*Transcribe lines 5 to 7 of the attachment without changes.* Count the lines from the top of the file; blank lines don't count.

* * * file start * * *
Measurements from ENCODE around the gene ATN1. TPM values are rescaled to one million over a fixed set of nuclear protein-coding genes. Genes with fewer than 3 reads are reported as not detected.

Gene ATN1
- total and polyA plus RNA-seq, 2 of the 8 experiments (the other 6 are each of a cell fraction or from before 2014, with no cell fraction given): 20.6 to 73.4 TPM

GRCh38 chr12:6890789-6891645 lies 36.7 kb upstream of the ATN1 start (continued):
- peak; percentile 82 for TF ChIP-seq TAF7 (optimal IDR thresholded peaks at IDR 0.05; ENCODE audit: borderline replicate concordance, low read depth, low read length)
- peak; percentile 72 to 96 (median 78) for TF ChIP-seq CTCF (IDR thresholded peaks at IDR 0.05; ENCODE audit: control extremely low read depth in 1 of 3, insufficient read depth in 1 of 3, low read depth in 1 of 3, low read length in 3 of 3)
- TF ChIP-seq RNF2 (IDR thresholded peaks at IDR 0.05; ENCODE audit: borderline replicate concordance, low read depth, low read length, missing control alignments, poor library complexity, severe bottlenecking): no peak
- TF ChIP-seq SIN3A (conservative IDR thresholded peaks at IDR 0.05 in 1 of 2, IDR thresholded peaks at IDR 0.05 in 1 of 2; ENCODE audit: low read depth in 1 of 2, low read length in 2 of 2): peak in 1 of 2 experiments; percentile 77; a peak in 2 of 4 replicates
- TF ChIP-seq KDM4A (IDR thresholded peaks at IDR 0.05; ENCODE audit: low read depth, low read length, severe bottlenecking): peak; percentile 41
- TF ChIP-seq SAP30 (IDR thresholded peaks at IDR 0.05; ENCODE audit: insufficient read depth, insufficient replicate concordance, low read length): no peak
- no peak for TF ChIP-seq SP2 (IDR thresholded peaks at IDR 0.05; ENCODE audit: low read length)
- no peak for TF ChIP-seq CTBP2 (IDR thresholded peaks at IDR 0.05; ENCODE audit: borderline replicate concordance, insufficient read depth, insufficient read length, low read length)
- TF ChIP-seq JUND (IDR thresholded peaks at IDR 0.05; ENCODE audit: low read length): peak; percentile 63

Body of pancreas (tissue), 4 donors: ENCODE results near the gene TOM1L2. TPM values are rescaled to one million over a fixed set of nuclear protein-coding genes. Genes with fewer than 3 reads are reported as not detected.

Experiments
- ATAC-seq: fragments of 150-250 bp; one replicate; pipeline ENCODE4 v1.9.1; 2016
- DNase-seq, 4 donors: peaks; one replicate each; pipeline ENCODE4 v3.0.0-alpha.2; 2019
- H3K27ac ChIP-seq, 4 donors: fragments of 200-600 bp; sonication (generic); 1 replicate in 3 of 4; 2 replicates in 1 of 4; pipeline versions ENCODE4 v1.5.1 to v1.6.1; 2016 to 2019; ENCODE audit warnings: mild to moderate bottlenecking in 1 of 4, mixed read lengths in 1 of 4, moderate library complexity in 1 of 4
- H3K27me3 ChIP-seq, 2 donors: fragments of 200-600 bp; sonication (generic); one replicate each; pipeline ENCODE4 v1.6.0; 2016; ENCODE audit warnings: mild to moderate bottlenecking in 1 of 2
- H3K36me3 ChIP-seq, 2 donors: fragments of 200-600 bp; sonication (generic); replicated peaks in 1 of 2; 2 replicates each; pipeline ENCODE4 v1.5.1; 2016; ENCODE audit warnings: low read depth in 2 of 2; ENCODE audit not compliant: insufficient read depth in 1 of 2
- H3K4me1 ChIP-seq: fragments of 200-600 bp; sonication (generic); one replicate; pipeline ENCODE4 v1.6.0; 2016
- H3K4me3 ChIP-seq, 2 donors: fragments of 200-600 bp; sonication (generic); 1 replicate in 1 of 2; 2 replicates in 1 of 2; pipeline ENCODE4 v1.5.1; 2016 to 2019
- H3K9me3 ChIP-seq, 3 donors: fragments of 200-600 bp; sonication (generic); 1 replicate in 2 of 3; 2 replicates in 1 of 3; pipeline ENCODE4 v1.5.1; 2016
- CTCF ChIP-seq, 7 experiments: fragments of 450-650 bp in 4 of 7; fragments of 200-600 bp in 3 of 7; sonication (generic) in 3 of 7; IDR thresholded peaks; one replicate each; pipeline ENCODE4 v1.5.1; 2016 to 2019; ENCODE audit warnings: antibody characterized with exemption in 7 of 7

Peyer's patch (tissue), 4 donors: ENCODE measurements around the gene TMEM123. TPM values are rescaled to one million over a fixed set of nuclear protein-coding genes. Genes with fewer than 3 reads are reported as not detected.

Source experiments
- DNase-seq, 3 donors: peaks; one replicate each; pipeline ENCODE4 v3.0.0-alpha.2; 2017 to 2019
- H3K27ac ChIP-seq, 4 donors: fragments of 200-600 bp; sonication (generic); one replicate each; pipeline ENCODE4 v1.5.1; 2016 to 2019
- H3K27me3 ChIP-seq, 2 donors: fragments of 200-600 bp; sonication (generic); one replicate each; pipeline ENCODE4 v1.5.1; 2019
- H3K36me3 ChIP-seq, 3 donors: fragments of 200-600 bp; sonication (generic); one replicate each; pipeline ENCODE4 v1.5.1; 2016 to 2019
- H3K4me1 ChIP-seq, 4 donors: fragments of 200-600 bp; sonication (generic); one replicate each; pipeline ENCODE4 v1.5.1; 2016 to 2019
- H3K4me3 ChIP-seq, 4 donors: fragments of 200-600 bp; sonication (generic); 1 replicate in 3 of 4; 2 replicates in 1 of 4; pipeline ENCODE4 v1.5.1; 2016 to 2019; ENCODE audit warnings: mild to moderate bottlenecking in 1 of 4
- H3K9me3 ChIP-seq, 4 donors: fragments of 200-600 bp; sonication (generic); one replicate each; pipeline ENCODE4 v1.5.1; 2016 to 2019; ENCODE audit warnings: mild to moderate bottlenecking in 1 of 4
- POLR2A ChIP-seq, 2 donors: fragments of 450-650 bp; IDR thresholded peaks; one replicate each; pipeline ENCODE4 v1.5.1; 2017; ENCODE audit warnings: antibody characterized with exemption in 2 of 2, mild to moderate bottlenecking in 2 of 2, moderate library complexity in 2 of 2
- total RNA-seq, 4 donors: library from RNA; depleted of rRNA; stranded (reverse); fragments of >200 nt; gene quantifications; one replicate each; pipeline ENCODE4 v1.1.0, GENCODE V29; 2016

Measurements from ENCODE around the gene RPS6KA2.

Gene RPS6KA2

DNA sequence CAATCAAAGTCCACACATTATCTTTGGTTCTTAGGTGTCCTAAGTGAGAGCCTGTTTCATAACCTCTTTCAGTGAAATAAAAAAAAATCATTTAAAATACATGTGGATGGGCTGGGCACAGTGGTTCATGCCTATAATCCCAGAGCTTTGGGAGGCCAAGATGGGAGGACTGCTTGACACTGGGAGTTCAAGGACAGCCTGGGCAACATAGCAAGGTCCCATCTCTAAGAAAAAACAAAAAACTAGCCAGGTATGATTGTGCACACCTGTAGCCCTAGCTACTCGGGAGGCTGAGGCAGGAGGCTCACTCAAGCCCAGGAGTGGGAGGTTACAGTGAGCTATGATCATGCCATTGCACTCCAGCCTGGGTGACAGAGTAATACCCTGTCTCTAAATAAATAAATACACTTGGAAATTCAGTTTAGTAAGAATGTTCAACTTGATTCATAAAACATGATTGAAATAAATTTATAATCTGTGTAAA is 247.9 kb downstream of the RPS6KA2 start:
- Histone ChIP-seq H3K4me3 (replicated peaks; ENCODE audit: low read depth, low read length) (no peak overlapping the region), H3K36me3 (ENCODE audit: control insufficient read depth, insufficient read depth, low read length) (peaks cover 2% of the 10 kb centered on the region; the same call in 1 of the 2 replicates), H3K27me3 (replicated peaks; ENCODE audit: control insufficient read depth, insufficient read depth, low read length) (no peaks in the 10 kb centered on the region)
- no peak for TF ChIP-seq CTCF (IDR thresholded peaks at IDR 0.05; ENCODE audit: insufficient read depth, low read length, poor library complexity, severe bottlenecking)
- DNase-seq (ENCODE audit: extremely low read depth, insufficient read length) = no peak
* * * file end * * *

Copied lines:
- peak; percentile 82 for TF ChIP-seq TAF7 (optimal IDR thresholded peaks at IDR 0.05; ENCODE audit: borderline replicate concordance, low read depth, low read length)
- peak; percentile 72 to 96 (median 78) for TF ChIP-seq CTCF (IDR thresholded peaks at IDR 0.05; ENCODE audit: control extremely low read depth in 1 of 3, insufficient read depth in 1 of 3, low read depth in 1 of 3, low read length in 3 of 3)
- TF ChIP-seq RNF2 (IDR thresholded peaks at IDR 0.05; ENCODE audit: borderline replicate concordance, low read depth, low read length, missing control alignments, poor library complexity, severe bottlenecking): no peak